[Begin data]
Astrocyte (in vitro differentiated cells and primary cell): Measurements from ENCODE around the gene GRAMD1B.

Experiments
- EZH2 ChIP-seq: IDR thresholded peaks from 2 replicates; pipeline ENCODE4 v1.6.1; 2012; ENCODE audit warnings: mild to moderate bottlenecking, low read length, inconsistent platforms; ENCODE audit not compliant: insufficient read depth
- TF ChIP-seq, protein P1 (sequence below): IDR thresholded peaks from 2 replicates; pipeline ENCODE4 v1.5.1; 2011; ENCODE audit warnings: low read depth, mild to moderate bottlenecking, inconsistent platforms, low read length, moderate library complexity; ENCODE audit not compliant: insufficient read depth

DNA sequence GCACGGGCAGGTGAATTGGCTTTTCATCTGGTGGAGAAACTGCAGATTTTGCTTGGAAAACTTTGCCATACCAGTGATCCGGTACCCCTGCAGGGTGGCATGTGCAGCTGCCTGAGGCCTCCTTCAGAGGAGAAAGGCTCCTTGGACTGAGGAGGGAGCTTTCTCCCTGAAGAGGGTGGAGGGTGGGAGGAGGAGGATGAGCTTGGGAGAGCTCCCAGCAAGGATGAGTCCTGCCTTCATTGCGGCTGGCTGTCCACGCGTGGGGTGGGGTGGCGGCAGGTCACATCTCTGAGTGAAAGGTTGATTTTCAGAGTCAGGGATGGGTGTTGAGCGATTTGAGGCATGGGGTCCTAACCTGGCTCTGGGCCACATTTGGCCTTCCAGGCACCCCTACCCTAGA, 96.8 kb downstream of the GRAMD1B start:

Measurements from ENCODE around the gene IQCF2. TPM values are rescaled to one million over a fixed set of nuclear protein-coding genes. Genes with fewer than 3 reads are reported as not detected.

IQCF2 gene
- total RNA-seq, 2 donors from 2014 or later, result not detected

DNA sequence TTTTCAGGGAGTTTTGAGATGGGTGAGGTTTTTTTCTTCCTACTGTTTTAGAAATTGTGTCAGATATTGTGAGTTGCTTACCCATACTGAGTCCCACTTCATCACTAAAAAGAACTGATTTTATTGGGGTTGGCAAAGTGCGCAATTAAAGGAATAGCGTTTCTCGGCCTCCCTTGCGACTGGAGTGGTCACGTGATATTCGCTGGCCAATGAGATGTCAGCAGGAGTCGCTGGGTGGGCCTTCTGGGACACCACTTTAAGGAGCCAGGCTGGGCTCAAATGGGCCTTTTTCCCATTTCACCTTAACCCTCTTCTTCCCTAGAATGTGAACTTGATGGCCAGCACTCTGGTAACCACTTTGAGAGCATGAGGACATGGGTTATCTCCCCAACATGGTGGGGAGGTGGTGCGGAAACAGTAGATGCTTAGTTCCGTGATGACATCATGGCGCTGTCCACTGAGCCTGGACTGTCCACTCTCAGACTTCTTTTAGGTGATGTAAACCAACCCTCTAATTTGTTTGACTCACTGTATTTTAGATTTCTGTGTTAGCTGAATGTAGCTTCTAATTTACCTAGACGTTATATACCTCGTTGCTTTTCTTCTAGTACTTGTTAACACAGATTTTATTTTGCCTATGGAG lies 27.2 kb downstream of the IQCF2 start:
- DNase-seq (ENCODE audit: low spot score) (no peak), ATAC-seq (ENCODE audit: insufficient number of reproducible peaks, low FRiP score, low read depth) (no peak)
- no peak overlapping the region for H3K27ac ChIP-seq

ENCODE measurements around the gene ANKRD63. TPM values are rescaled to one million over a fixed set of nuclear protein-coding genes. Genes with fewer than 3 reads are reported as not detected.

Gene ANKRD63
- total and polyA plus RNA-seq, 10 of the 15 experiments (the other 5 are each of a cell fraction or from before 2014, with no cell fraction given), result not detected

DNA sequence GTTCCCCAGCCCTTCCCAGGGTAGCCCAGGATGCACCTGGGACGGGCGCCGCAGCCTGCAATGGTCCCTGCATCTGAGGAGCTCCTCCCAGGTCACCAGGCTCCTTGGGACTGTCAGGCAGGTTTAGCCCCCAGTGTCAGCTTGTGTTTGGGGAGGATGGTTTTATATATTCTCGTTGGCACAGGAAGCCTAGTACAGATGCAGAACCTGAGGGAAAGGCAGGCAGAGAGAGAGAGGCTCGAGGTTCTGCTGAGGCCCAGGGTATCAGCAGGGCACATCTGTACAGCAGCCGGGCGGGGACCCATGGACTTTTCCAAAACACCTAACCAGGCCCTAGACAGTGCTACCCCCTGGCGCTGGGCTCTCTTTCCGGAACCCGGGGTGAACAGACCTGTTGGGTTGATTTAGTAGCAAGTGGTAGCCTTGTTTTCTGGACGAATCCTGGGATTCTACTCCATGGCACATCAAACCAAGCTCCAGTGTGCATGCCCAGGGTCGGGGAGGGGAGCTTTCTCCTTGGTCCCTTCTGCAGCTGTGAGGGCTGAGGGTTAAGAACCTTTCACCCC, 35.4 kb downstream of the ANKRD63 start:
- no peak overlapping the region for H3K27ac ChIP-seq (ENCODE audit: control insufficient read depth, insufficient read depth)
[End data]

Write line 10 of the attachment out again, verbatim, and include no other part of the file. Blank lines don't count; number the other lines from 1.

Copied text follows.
- DNase-seq (ENCODE audit: low spot score) (no peak), ATAC-seq (ENCODE audit: insufficient number of reproducible peaks, low FRiP score, low read depth) (no peak)